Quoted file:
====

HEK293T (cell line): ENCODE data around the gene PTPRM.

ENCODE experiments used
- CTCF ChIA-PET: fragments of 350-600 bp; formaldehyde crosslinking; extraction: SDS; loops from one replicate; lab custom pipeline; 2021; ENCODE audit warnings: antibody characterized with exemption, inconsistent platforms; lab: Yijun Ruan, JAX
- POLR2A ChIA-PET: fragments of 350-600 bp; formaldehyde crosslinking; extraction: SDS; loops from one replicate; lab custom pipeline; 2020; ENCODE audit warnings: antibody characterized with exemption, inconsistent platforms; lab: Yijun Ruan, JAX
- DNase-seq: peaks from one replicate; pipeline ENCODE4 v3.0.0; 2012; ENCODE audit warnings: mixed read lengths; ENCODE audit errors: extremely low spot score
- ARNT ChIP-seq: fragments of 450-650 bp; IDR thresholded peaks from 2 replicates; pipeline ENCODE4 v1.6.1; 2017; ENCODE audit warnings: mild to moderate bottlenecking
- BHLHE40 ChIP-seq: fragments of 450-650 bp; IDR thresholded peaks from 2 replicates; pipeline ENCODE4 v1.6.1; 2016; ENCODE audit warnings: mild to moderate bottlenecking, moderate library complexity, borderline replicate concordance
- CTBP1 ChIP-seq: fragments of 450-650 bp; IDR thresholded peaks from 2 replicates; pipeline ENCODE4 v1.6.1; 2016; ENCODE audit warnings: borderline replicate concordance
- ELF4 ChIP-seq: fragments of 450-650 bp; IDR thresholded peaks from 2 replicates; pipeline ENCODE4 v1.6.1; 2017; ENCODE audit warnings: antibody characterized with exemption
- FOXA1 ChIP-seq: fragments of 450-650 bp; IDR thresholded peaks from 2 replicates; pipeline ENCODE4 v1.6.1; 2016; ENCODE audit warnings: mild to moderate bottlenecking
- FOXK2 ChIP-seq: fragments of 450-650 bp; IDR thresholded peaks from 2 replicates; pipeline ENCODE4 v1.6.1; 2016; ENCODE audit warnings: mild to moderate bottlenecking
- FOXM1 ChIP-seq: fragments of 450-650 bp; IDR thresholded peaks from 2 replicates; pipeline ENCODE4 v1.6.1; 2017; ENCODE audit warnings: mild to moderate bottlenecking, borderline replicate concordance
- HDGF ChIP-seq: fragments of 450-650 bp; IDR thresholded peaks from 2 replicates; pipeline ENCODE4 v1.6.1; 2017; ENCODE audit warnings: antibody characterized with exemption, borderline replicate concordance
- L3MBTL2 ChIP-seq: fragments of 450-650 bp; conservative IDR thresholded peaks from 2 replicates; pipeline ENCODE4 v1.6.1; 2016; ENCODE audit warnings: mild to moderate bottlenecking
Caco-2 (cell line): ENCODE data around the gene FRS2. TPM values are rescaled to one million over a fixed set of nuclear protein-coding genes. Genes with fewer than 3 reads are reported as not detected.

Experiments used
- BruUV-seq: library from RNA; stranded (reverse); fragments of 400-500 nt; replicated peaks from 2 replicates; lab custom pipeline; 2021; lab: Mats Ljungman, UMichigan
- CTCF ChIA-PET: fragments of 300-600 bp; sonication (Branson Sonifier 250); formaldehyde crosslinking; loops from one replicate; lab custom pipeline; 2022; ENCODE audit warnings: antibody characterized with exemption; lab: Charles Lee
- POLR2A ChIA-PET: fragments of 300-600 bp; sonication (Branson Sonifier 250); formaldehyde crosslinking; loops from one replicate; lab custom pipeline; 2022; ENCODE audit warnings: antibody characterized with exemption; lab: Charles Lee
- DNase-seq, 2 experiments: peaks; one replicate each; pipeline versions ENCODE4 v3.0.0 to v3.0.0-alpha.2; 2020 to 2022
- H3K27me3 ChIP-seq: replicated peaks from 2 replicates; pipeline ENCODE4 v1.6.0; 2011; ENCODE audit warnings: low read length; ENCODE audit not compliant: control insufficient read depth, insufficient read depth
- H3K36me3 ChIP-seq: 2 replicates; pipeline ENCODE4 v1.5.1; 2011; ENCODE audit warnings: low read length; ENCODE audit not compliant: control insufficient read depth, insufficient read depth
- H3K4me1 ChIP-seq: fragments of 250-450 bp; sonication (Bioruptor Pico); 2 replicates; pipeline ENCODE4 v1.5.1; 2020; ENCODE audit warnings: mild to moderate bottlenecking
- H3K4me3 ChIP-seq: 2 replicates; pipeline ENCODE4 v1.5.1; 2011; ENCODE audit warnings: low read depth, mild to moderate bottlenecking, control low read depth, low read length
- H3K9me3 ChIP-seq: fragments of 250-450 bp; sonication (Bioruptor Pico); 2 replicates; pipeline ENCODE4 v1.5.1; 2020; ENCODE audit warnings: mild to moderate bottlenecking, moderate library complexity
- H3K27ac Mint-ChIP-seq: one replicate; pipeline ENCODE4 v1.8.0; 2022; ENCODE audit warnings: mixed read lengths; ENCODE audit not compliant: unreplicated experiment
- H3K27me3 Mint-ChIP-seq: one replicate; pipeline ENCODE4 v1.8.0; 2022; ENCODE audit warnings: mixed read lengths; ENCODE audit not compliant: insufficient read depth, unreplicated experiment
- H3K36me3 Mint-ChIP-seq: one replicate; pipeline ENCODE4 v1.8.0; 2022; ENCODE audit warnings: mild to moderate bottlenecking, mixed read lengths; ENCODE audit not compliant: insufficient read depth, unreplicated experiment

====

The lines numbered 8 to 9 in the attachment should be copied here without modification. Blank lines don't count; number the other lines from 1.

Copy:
- CTBP1 ChIP-seq: fragments of 450-650 bp; IDR thresholded peaks from 2 replicates; pipeline ENCODE4 v1.6.1; 2016; ENCODE audit warnings: borderline replicate concordance
- ELF4 ChIP-seq: fragments of 450-650 bp; IDR thresholded peaks from 2 replicates; pipeline ENCODE4 v1.6.1; 2017; ENCODE audit warnings: antibody characterized with exemption